Saturday, December 19, 2015
A few nights ago Burton and I drove by my old school. The original part was built in 1904 and the new part added in 1979. It was lit up and stood there in the Kingston square in all its grandeur. I remarked that it made me sad that I wasn't who I used to be there. Burton in his wisdom replied,"You are still who you were there. Nothing has changed that." Yesterday on my wood road walk I ruminated on that thought. For the most part I think what he said is true. Just because I don't enter that building everyday and continue to teach there doesn't take away the years that I did. I was the teacher I was. I influenced the kids I did. I made the mistakes I made and had the accomplishments I had. I was Mrs. White in that place from 1986- 2009.Sometimes legacies are altered. Sometimes when a person becomes famous or renowned for something their past is embellished. Every detail of their earlier years are magnified and plaques are put up stating that they lived there or slept there etc. Sometimes something is uncovered that taints a person's past (Bill Cosby) and how they were once regarded takes a down ward spiral. Sometimes a person's present behaviour or society's present outlook changes a persons' status and buildings or places are renamed because of the negative opinions. (Trump Tower)Sometimes a person's reputation stays in tact and they are just known by who they were and what they did in the time they were given to do it. That is where I hope I fall. I was given the privilege to teach over 800 kids. I raised my four kids and I was an active part of my community. I was what I was. Those days can not be revisited except in my memory or in the memories of others. I hope nothing changes that. I don't expect fame and fortune will alter it. I don't expect to run for the republican party . I just hope to enjoy what life offers me right now and sometimes take the time to reflect on what it gave me in the past.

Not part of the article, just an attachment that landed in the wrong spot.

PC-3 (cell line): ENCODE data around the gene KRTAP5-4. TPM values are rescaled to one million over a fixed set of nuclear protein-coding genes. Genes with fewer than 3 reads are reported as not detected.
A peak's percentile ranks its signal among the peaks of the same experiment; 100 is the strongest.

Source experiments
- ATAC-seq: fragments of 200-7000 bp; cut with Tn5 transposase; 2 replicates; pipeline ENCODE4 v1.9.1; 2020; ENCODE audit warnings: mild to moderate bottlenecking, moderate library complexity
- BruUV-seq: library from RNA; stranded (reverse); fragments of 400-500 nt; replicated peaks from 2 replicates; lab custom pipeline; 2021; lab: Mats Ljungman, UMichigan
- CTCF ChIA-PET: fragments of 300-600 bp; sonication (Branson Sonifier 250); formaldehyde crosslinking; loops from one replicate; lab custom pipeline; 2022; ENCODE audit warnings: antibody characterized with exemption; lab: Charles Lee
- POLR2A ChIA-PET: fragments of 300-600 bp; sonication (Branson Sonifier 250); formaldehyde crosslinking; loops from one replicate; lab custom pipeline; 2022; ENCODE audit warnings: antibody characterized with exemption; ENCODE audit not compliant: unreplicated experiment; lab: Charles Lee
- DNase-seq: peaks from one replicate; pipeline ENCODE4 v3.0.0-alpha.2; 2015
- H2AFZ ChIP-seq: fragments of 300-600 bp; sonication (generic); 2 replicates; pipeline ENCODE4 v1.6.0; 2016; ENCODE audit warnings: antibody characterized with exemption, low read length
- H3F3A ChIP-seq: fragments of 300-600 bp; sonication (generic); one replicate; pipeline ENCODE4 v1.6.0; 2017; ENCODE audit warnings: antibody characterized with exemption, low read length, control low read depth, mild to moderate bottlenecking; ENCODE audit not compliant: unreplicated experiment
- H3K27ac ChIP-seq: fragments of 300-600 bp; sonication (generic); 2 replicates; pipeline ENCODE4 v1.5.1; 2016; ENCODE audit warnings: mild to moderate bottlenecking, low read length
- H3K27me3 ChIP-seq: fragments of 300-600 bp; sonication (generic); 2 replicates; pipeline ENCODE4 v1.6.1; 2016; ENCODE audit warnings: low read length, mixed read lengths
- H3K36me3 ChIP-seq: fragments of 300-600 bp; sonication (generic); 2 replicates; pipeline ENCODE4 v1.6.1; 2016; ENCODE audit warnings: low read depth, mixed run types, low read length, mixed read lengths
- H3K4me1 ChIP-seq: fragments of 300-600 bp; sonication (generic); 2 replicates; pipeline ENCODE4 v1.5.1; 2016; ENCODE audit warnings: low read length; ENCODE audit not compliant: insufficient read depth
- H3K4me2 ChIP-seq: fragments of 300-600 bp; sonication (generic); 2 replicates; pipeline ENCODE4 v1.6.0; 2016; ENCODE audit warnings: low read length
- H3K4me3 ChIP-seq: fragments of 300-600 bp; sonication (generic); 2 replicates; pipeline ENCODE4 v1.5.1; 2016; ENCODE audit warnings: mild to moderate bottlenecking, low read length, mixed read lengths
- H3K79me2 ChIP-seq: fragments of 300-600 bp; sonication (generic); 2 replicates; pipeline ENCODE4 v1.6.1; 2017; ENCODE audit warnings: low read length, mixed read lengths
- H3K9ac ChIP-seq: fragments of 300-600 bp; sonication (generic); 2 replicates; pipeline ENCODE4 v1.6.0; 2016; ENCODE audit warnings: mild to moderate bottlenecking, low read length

Tuesday, December 15, 2015